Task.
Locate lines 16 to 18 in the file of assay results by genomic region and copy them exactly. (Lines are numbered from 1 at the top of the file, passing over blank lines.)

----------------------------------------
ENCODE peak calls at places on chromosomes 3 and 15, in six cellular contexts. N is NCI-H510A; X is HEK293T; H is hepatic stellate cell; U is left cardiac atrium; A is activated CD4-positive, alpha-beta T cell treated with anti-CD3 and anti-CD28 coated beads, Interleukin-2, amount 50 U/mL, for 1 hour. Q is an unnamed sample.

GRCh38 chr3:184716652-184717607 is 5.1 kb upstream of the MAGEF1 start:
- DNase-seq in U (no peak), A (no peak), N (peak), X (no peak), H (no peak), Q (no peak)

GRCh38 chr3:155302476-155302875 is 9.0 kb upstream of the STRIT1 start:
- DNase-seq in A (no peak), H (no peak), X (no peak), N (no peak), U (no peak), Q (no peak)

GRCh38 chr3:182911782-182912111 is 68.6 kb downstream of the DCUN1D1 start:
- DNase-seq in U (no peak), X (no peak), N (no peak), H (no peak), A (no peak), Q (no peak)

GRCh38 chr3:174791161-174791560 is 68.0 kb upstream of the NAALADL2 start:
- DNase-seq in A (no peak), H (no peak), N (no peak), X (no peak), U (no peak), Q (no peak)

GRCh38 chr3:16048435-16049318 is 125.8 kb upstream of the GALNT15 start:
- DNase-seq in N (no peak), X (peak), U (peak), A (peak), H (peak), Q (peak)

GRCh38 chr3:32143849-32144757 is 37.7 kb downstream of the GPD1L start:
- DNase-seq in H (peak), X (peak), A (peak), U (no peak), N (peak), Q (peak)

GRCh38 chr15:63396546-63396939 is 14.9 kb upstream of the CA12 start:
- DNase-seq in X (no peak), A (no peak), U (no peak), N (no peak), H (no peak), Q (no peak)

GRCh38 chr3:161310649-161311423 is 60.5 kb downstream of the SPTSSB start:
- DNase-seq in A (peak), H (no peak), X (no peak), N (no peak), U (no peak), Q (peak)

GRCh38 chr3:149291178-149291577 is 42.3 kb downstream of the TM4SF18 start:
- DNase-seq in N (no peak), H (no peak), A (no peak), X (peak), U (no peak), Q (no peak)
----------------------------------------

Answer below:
GRCh38 chr3:161310649-161311423 is 60.5 kb downstream of the SPTSSB start:
- DNase-seq in A (peak), H (no peak), X (no peak), N (no peak), U (no peak), Q (peak)

GRCh38 chr3:149291178-149291577 is 42.3 kb downstream of the TM4SF18 start: